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Cheap Labor / Cheap Life

December 21, 2014

The cost of labor is relative to the difference between the amount of money possessed by the fellow who is buying the labor, and the clods or hands who are doing the work, selling the labor, selling themselves, selling their lives. If the fellow has most of the available money, and there are a lot of hands available for hire, a hand isn’t worth much. Nor is his or her life. Take slavery, for example.

In other words, if a few people control most of the wealth, and they manipulate conditions so that most people must work for very low incomes, the conditions of life for most people will get little attention or benefit.  Only a few individual lives will be considered valuable to the society.  Most people will be belittled, in a variety of ways, including stereotyping and discriminatory attacks and controls, ostracism, gender exploitation, financial trickery, blame of the victim, withholding of services, official violence with impunity, sneers and laughter.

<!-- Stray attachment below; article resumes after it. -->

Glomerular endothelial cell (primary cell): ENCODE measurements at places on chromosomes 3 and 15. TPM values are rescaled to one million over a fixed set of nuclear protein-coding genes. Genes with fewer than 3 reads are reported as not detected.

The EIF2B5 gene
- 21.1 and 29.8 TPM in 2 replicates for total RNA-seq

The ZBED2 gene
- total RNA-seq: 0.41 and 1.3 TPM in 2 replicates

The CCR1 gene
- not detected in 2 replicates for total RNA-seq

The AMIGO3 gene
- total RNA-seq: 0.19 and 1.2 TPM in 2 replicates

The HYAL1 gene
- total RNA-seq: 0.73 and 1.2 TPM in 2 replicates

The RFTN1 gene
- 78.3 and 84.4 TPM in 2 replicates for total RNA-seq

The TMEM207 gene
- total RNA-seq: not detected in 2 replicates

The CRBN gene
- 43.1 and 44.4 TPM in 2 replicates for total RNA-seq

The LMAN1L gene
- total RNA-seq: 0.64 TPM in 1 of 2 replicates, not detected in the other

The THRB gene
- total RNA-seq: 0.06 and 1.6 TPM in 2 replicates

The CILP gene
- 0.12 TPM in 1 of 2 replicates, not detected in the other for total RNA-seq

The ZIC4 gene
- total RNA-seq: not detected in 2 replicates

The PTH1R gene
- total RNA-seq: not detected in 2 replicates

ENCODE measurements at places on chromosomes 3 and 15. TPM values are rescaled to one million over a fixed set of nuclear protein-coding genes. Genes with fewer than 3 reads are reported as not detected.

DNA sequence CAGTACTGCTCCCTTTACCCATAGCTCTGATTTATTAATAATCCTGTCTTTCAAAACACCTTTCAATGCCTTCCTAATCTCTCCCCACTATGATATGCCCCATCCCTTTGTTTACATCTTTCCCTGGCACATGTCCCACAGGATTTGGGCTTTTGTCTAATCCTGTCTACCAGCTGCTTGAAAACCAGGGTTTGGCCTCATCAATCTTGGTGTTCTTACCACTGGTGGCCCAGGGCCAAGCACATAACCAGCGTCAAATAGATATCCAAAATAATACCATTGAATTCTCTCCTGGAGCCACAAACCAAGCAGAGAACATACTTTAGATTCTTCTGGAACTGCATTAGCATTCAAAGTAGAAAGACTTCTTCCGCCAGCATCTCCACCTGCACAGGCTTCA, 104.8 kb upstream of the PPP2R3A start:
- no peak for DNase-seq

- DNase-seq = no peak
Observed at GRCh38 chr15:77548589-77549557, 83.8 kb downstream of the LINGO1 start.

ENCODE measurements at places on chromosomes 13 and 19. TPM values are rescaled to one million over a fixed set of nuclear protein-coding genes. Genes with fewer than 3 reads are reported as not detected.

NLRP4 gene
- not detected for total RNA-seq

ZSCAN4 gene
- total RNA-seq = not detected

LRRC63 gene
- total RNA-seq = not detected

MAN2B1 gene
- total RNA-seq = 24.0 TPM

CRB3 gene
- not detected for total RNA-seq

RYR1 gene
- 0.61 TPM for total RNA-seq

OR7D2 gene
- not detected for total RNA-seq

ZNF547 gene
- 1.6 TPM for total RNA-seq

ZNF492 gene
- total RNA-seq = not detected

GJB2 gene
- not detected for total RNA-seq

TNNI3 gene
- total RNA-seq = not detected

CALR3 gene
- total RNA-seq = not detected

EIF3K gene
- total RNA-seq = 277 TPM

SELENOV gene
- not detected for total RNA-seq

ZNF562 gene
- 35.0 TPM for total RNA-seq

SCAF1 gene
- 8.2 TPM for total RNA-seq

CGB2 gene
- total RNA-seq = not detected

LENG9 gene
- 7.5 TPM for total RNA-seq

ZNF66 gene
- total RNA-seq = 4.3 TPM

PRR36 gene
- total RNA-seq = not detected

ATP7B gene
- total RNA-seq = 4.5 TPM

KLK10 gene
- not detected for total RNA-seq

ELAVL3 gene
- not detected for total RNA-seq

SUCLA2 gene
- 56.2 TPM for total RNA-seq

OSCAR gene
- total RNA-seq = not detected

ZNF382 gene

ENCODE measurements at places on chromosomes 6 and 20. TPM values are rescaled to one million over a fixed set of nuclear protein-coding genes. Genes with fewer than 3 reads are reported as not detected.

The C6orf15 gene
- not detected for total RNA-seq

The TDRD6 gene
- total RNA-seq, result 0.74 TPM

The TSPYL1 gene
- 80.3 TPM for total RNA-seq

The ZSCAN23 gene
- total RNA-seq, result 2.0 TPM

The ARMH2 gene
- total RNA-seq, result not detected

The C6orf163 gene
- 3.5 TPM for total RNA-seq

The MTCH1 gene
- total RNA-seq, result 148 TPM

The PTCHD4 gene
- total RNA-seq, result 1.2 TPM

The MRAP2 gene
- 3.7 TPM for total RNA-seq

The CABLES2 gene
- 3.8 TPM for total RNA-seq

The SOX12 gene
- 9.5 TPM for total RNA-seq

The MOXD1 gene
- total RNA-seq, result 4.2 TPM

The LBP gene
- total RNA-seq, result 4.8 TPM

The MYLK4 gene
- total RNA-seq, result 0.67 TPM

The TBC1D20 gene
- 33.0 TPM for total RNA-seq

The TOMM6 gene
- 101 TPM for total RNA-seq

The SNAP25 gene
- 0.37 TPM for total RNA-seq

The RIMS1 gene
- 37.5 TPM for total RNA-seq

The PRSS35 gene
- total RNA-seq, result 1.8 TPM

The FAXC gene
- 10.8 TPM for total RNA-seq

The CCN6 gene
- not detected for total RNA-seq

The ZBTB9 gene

Many lives will be thrown away.

A conditions update from Daily Kos 12-30-14:

In 2012, the United States ranked worst in the developed world for the percentage of its workers in low-paying jobs [25+%, then Ireland & Canada 22; Belgium least at 7]. That’s according to Organization for Economic Cooperation and Development data. That’s according to Organization for Economic Cooperation and Development data.

A new paper written by Emmanuel Saez of the University of California, Berkeley, and Gabriel Zucman of the London School of Economics, states that inequality in wealth is closing in on the record. The two men looked at the proportion of the nation’s total wealth held by the bottom 90 percent of families compared with those at the top.

Shortly before the Great Depression in the late 1920s, the bottom 90 percent held a mere 16 percent of U.S. wealth. The top 0.1 percent controlled 25 percent of it just before the crash in 1929. From then until the early 1970s, the middle-class portion of total wealth rose steadily while wealth among upper-class families fell. Much of this was due to more home ownership, but it also was reflected in middle-class salaries outdistancing inflation.

In the past 30 years, the wealth of the top 0.1 percent has soared. Right now, that group comprises 160,000 families worth $73 million on average, which is about 22 percent of the nation’s total wealth, slightly less than the peak 85 years ago. This nearly equals the wealth of the bottom 90 percent.

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